Lebanese troops captured the spokesman for Fatah Islam and three other militants early Saturday, about two weeks after the army crushed the Al-Qaeda-inspired group in a northern Palestinian refugee camp, a military spokesman said.

Since defeating the movement after a three-month-long siege, Lebanese troops have combed areas around the Nahr el-Bared refugee camp for militants who may have escaped during the final desperate breakout attempt on Sept. 2, in which more than 50 militants were killed and two dozen detained.

The spokesman, Abu Salim Taha, was captured in Jabal Terbol, countryside outside Nahr el-Bared and near another Palestinian camp, Beddawi.

A military spokesman, who requested anonymity until an official statement was issued, said Taha was a Palestinian-Syrian from the refugee camp of Yarmouk in Syria, and that three other militants were captured with him.

An army statement later added that the other three men were from Saudi Arabia, Syria and Tunisia and that "an investigation is under way."

A security official, speaking on condition of anonymity because of the sensitivity of intelligence information, said some escaped militants were trying to reach and seek refugee in the southern Palestinian refugee camp of Ein el-Hilweh.

Fatah Islam set up base in Nahr el-Bared late last year. Its leader, Shaker al-Absi, is a Palestinian linked to the late leader of al-Qaida in Iraq, Abu Musab al-Zarqawi. Authorities say Fatah Islam is made up of Muslim militants of various nationalities.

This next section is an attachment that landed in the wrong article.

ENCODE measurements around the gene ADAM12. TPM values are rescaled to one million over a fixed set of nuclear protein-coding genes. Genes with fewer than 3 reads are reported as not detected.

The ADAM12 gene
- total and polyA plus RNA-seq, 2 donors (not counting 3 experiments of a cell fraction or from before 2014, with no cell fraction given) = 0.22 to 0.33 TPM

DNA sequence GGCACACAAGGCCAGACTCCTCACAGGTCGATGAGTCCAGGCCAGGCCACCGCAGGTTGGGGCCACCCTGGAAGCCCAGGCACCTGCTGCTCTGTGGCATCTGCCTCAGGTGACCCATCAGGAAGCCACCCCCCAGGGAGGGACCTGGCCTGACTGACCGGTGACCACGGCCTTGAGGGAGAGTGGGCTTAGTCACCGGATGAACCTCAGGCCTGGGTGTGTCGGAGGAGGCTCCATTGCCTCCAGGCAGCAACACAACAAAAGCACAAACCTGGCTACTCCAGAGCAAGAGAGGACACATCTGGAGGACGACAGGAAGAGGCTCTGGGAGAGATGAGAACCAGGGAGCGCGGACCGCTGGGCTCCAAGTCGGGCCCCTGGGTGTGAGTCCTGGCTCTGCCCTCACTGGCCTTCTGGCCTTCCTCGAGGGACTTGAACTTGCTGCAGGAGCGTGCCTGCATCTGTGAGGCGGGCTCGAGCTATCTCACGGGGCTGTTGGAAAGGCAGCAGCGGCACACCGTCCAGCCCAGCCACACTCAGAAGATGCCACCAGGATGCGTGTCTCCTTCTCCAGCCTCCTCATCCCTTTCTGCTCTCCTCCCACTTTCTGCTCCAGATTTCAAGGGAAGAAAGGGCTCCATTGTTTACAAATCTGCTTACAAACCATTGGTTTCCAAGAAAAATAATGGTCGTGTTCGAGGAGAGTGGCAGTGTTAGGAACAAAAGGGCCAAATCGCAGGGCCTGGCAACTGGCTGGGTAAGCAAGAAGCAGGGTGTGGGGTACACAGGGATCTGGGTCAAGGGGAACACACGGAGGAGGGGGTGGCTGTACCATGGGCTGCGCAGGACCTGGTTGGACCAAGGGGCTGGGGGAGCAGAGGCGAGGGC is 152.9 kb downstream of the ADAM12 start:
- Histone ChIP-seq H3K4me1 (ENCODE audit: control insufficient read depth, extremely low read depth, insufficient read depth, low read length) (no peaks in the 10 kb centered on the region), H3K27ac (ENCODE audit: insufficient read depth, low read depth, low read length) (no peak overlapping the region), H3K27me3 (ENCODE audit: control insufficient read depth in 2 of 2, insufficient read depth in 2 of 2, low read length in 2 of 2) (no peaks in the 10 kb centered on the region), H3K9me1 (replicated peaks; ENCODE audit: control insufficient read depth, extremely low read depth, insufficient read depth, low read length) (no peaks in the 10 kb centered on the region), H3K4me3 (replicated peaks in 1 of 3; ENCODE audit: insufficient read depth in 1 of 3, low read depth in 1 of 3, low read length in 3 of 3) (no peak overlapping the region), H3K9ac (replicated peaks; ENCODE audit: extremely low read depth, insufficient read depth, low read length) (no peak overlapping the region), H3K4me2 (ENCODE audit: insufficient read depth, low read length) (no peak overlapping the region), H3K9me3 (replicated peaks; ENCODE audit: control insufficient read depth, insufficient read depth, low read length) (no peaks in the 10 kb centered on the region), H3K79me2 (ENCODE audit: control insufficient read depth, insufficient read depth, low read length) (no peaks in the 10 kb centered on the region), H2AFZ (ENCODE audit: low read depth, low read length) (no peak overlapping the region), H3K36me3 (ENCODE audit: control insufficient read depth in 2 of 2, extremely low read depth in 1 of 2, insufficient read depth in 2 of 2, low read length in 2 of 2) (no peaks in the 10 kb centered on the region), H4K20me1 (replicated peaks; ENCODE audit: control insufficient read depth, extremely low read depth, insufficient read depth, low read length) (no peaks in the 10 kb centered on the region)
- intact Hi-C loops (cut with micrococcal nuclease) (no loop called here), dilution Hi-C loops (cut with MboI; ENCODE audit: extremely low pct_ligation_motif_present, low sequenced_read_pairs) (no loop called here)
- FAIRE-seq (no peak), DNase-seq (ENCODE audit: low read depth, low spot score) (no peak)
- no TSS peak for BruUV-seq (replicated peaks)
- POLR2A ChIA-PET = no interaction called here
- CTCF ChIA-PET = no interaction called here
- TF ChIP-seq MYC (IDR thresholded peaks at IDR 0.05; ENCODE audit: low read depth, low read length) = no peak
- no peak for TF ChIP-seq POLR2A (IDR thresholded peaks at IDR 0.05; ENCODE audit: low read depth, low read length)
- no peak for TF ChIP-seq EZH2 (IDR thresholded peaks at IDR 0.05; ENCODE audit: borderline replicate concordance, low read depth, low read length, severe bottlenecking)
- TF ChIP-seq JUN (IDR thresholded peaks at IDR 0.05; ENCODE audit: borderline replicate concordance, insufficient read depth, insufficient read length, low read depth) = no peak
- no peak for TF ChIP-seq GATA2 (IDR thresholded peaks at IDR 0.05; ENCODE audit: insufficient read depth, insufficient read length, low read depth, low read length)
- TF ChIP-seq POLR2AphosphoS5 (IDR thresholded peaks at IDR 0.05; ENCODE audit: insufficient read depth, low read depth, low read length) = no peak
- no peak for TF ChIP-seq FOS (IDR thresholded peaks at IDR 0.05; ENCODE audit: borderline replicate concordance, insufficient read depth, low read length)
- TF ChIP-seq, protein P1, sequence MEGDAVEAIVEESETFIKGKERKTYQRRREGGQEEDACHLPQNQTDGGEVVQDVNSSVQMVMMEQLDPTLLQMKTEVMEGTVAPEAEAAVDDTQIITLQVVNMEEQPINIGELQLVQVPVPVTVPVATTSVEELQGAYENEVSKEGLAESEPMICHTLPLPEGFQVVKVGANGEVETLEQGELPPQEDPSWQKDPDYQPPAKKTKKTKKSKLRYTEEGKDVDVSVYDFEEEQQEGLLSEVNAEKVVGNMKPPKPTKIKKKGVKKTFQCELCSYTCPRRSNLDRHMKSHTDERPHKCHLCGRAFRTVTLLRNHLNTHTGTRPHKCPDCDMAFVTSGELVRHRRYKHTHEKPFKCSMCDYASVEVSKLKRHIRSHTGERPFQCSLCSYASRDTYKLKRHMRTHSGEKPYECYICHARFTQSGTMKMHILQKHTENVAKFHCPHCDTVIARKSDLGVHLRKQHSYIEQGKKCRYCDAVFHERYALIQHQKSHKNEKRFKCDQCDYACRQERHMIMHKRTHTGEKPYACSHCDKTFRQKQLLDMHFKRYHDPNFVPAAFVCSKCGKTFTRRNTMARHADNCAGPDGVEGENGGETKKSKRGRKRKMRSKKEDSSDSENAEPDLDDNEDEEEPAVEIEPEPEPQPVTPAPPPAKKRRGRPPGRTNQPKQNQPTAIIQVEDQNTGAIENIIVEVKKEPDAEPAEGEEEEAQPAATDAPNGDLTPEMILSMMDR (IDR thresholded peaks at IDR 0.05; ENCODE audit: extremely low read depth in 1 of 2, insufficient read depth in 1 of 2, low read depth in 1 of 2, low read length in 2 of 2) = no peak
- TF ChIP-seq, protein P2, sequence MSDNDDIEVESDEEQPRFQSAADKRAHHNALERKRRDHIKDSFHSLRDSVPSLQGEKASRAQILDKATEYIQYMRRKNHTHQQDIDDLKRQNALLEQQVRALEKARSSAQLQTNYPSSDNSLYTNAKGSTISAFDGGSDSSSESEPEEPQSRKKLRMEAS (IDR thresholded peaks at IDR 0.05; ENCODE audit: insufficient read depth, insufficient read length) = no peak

The government has said 222 militants were killed in the fighting and more than 200 were arrested, while a total of 167 Lebanese soldiers died. More arrests have been made in recent days as authorities, helped by locals, caught some escapees.

Fatah Islam's No. 2 leader, Abu Hureira, was killed in a shootout with security forces in Tripoli near Nahr el-Bared more than a month ago — after he mysteriously fled the army's siege of the camp.

Taha was thought to have been among the dead from the Sept. 2 breakout, and the media had shown pictures of a body purported to be his. They also showed a body alleged to have been al-Absi's. But the reports were later refuted, and authorities said al-Absi had fled the camp hours before the army took over.

The fighting between the militants and the army, which started May 20, became the worst internal violence since Lebanon's 1975-1990 civil war.